Jew’s ear, also called wood ear and jelly ear, grows in deciduous and coniferous woodlands in the warmer parts of the northern temperate zones. It lives on dead or living wood, especially elder, and can appear any time of year but is most likely to be seen in winter and spring. The fruiting body is one to three inches across and may be cup- to ear- shaped. It is smooth and gelatinous at first but becomes hard and folded as it matures. The color varies with age from dark red, to reddish brown or gray-brown, sometimes with a tinge of green. The spore bearing layer, is veined, wrinkled, and faces downward. The stem, if present, is lateral. The spores are white.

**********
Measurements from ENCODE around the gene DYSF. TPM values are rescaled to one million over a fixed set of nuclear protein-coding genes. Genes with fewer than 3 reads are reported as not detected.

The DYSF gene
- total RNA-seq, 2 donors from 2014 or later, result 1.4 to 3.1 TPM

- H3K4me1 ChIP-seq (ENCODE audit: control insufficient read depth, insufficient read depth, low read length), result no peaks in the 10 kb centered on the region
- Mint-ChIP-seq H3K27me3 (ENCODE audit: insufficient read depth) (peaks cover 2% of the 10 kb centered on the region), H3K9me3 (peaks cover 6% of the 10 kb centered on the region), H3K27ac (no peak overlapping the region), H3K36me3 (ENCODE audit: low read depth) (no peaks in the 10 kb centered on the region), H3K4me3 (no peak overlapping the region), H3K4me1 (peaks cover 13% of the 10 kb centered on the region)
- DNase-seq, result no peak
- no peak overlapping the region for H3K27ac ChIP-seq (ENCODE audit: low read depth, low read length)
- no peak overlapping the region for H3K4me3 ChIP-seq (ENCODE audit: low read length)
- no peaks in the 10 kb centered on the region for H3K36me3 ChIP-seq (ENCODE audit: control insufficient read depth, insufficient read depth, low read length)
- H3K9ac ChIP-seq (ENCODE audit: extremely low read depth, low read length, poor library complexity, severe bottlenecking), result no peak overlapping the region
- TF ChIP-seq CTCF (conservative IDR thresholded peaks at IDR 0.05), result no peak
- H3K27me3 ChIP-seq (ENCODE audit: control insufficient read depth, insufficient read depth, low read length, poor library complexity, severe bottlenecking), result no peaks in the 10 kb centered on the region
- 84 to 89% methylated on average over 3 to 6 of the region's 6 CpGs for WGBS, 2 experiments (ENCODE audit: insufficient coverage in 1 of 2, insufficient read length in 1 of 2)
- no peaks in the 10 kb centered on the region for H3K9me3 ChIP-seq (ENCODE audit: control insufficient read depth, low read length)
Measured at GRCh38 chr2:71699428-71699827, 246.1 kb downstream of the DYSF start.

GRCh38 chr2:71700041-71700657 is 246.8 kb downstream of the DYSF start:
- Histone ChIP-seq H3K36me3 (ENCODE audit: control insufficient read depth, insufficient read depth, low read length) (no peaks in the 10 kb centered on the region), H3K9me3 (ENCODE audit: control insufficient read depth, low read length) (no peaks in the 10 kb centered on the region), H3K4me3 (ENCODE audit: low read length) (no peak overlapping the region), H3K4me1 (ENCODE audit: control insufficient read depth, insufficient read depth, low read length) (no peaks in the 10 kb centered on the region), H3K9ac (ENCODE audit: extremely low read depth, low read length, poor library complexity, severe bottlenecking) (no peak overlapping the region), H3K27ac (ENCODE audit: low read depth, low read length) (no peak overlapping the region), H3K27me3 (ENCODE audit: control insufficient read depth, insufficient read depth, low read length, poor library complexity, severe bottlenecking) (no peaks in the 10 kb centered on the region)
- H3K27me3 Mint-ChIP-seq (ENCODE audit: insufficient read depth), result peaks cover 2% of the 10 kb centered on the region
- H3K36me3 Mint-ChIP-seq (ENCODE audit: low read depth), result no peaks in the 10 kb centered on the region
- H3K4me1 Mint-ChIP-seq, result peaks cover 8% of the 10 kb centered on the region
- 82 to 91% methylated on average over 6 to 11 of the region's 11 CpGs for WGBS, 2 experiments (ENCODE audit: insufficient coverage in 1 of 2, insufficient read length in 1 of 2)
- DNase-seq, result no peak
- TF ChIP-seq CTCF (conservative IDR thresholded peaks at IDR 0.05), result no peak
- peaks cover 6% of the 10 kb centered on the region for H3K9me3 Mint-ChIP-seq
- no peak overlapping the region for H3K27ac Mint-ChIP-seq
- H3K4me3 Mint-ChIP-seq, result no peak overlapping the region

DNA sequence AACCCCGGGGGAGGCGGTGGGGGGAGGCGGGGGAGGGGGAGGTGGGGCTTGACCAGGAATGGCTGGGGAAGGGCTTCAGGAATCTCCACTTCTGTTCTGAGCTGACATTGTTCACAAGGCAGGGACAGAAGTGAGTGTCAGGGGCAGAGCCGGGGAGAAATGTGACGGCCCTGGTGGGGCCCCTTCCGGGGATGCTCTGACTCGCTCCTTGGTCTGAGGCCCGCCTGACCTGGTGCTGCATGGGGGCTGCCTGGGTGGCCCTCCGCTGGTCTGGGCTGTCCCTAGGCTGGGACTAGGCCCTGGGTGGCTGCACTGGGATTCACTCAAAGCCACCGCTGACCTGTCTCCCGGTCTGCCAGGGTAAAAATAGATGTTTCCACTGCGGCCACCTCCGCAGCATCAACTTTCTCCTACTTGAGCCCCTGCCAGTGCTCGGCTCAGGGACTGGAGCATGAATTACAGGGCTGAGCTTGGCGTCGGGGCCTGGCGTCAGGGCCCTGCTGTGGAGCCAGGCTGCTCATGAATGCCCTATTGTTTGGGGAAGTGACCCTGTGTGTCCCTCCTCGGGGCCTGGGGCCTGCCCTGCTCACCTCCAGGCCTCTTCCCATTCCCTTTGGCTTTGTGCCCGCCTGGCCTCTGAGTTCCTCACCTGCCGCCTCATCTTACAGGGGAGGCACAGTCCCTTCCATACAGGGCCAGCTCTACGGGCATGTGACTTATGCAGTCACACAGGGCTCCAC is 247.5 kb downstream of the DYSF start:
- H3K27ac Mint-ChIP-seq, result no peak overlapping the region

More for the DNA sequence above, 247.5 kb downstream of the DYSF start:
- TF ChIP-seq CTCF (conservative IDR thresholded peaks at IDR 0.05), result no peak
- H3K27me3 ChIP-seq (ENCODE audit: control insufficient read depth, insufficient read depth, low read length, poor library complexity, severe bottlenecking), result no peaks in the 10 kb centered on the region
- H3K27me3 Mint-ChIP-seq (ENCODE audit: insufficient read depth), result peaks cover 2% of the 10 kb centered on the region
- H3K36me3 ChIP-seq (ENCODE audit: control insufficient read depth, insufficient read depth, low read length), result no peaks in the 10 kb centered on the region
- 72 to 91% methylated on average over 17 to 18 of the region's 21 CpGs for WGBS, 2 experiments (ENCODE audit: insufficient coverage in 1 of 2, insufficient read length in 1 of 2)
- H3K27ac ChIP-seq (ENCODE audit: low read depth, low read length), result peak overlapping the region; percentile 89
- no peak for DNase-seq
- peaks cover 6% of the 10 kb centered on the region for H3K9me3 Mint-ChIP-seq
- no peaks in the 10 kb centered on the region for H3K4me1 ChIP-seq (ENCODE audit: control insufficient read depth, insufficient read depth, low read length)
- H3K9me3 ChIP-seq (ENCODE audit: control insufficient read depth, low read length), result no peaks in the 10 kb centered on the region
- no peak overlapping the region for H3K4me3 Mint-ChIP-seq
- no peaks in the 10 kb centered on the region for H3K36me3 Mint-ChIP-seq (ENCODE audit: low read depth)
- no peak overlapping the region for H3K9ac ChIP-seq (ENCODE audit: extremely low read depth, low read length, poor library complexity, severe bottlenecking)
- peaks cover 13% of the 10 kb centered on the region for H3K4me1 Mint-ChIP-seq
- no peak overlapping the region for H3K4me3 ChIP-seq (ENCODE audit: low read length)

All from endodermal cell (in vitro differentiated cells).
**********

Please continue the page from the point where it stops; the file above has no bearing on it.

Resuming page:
Although Jew’s ear mushroom is considered edible when young before it becomes tough and gristly with age, it is not considered highly desirable because of its bland flavor. It can be used in mixed mushroom dishes or dried for later use, but should also always be cooked. A closely related species, Hirneola polytricha, also known as Cloud Ear, is used extensively in Chinese, Vietnamese, and Japanese cuisine because it goes well with rice dishes as well as meat and fish.
The common name, Jew’s ear, comes from the resemblance of the fruiting body to an ear, and the fact that Judas Iscariot hung himself from an elder tree after he betrayed Jesus.